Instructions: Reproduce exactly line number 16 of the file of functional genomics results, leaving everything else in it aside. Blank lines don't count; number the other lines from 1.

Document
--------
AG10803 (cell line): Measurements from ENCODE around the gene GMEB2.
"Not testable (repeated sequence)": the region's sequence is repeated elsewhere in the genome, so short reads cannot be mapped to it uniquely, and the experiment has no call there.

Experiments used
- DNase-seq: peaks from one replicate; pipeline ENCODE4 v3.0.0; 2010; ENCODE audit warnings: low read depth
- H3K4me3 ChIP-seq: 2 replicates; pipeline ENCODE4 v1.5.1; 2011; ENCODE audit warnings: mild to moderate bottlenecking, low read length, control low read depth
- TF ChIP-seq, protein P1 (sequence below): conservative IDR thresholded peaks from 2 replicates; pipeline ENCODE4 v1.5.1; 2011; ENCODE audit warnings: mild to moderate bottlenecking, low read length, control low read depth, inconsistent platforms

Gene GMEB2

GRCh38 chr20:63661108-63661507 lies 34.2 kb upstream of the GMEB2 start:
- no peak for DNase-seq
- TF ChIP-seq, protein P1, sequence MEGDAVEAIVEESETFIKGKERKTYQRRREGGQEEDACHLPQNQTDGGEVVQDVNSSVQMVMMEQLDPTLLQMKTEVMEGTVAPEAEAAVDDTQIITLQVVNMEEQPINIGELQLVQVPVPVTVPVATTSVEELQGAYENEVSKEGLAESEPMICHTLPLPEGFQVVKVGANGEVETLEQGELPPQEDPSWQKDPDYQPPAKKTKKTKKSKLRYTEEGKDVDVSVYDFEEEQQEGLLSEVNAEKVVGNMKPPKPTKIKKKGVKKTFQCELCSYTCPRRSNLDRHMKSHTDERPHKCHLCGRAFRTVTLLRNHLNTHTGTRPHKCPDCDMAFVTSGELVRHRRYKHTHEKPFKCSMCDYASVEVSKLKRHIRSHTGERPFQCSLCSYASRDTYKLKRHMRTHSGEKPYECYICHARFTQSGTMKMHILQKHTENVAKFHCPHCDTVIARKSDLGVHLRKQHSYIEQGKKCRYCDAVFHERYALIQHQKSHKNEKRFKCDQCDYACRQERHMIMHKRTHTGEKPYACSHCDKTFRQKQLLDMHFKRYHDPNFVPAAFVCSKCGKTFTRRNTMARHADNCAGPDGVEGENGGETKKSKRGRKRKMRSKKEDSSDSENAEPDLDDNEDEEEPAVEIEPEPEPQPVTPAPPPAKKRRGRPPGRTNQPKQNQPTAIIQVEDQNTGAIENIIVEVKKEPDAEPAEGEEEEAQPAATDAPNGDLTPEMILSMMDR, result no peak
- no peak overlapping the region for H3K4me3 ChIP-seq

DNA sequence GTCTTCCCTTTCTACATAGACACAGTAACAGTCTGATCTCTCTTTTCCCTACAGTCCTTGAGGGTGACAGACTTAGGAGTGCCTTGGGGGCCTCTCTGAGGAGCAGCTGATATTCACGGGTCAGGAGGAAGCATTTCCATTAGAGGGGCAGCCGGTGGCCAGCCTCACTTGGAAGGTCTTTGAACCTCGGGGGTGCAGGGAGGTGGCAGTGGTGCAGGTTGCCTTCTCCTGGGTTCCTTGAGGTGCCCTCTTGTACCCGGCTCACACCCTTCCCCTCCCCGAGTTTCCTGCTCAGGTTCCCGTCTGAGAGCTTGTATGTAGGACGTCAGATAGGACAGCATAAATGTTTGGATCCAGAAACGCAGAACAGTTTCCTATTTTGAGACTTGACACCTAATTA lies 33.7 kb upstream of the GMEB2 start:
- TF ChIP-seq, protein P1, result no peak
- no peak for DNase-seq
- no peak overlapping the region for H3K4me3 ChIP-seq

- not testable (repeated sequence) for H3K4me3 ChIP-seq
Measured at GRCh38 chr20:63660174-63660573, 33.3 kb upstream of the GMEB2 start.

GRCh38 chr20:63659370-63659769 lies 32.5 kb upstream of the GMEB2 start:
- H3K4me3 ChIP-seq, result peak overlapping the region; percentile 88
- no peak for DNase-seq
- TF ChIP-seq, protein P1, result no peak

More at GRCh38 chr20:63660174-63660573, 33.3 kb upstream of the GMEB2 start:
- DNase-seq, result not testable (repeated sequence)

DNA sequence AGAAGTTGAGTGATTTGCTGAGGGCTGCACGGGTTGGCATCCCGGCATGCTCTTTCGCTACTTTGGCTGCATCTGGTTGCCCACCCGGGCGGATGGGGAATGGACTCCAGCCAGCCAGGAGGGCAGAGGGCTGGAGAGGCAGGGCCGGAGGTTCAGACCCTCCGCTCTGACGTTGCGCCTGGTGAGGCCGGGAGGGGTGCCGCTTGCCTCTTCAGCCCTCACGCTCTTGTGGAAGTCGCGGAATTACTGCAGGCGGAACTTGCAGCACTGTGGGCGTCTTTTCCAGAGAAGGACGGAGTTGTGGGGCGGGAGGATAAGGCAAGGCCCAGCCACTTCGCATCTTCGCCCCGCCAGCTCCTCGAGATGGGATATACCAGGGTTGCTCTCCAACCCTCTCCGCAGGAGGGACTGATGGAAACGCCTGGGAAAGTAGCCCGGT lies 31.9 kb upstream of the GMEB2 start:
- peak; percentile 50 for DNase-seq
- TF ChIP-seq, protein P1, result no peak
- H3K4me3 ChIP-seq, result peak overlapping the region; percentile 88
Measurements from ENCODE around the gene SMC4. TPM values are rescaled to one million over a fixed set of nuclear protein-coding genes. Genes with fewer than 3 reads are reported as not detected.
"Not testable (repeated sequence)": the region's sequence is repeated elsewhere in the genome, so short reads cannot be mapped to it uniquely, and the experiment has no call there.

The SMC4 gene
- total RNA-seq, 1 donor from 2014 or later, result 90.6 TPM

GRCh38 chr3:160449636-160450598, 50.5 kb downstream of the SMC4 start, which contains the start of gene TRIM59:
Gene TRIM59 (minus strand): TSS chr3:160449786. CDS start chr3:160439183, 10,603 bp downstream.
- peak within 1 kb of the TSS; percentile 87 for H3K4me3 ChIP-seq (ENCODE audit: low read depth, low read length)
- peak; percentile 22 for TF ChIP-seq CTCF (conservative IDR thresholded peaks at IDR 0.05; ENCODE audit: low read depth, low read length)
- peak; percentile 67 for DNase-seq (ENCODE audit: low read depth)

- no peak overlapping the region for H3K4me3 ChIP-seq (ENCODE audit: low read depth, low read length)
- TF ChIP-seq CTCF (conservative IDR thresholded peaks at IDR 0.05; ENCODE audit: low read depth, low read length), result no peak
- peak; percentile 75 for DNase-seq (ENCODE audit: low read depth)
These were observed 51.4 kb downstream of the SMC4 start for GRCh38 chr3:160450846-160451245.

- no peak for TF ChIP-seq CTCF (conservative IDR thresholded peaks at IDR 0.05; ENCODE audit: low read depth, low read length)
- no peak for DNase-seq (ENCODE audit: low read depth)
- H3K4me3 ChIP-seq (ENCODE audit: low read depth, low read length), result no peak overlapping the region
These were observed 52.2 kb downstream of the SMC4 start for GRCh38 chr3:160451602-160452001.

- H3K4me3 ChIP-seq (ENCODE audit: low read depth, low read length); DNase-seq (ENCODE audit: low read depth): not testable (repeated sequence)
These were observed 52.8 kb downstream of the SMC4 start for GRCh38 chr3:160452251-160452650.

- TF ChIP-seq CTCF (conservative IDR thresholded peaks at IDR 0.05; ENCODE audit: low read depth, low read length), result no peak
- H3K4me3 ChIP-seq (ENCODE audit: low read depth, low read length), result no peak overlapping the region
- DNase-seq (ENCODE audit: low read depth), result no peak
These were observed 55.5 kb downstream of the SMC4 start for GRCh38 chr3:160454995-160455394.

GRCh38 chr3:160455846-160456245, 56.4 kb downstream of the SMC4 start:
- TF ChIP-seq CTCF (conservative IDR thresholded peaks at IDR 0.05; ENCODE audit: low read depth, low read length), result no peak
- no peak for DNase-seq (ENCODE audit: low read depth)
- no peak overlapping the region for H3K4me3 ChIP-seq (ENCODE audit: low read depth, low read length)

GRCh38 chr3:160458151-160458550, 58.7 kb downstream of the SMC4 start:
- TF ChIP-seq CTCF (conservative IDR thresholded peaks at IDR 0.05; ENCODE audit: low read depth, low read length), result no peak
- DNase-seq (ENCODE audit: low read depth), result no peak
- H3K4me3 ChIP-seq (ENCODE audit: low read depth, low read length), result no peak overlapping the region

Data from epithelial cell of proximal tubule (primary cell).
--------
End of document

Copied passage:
- not testable (repeated sequence) for H3K4me3 ChIP-seq